Next, accept that you can't be happy all the time. We are conditioned by television, the movies and social media to believe that if we’re not feeling happy, right now, there’s something wrong with us. Sadness, disappointment and pain are part of life. So is boredom and periods where nothing is actually wrong, but you still feel unsatisfied or as if your life could be better. Bad times are inevitable, so accept what you can't control, such as grief, or illness.
And learn to forgive yourself - failure is also a part of life. Research from Adam Grant, professor of management at the University of Pennsylvania's Wharton School, shows that "givers" - those who help others without wanting anything in return - are more successful and happier overall than "takers" - people who seek to maximize their own benefits, even at cost to others. So focusing on others is one of the keys to being happy.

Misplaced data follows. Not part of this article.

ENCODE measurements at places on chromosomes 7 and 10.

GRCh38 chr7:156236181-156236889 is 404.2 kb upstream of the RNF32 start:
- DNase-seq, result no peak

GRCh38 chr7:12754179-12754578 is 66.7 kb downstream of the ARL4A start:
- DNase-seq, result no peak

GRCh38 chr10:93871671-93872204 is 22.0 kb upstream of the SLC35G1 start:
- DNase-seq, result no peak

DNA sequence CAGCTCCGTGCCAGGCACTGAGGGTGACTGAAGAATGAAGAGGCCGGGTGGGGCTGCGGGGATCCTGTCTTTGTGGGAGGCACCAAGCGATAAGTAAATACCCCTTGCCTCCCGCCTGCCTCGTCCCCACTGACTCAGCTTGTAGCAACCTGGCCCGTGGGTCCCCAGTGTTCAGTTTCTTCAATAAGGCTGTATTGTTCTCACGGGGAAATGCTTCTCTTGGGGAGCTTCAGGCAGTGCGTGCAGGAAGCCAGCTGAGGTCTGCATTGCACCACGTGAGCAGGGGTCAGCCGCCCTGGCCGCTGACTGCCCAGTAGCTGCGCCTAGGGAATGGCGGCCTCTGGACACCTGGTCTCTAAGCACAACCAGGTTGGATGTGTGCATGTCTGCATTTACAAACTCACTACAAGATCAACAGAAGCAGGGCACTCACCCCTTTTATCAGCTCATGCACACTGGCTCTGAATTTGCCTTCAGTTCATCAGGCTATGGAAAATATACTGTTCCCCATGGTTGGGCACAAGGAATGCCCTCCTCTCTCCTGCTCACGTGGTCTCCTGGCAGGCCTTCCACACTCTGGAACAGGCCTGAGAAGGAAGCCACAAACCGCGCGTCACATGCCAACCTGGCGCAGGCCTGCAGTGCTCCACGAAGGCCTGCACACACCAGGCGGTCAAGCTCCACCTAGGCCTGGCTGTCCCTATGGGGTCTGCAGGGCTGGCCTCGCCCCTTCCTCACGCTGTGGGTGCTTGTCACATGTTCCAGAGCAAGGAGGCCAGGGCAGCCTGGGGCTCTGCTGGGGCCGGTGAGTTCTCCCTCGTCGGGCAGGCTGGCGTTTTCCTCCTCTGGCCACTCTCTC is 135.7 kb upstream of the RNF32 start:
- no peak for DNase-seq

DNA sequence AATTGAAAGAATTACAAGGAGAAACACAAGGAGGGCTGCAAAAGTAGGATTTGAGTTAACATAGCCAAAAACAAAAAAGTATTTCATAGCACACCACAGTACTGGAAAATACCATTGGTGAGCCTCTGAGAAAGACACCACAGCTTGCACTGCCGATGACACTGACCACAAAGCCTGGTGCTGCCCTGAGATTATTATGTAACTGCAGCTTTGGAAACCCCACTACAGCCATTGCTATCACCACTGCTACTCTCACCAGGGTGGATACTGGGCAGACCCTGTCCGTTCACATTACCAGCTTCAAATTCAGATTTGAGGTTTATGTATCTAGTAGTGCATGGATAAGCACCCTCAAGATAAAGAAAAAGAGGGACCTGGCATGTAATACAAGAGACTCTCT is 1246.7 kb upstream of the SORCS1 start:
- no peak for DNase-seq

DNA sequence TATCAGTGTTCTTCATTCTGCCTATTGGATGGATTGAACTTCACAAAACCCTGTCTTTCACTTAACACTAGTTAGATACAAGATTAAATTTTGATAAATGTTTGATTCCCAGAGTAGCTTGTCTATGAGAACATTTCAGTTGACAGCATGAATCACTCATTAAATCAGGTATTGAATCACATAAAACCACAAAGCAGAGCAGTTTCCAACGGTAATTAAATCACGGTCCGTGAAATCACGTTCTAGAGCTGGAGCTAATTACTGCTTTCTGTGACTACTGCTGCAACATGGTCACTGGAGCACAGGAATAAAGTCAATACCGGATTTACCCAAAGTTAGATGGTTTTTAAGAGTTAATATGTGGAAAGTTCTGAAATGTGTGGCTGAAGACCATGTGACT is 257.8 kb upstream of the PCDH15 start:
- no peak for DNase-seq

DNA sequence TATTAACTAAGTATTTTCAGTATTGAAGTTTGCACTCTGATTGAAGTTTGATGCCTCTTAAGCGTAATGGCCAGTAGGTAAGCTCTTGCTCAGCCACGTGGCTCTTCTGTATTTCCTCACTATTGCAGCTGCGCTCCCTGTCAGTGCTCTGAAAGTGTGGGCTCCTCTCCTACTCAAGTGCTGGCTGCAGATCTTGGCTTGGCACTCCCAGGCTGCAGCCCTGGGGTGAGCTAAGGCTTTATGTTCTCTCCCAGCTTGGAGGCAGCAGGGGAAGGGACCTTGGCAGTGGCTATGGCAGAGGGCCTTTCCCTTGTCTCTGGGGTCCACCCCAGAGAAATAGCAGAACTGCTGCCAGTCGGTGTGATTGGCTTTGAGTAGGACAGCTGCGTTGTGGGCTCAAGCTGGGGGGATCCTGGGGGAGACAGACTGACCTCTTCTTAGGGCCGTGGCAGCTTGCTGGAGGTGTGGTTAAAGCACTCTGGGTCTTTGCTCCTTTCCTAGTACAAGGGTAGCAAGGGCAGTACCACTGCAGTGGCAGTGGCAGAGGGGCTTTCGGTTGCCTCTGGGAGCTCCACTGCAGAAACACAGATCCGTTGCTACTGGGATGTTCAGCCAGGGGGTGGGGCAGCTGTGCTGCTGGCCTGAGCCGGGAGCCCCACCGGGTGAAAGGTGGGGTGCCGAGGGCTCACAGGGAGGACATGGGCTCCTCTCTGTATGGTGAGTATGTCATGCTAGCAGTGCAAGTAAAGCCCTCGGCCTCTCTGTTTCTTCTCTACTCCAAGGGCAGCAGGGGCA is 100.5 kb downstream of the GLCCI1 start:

Most importantly, re-think your attitude to happiness. The Merriam-Webster dictionary defines happiness as “a state of well-being and contentment". It's most definitely not a constant state of joy and euphoria - to expect that would be unrealistic, even irrational. Nor is it a fixed state or an end goal; it's an ongoing process which ebbs and flows, and which can appear full-force at the most unexpected and trivial of moments. The trick is to learn to recognize it whenever it occurs.
As Richard O'Connor astutely observes: "Happiness is smaller than you think."
ABOUT THE AUTHOR
Kate Rhodes is a passionate scholar and advocate of happiness, both at home and in one's career. After working for over a decade in education, including adult literacy and special needs tutoring, she now divides her time between blogging on the subject of careers and work/life balance, and finding her own happiness curled up at home with a good book and a mug of tea. Her idea of true happiness is waking up one day to find that every apostrophe in the world is finally in its rightful place.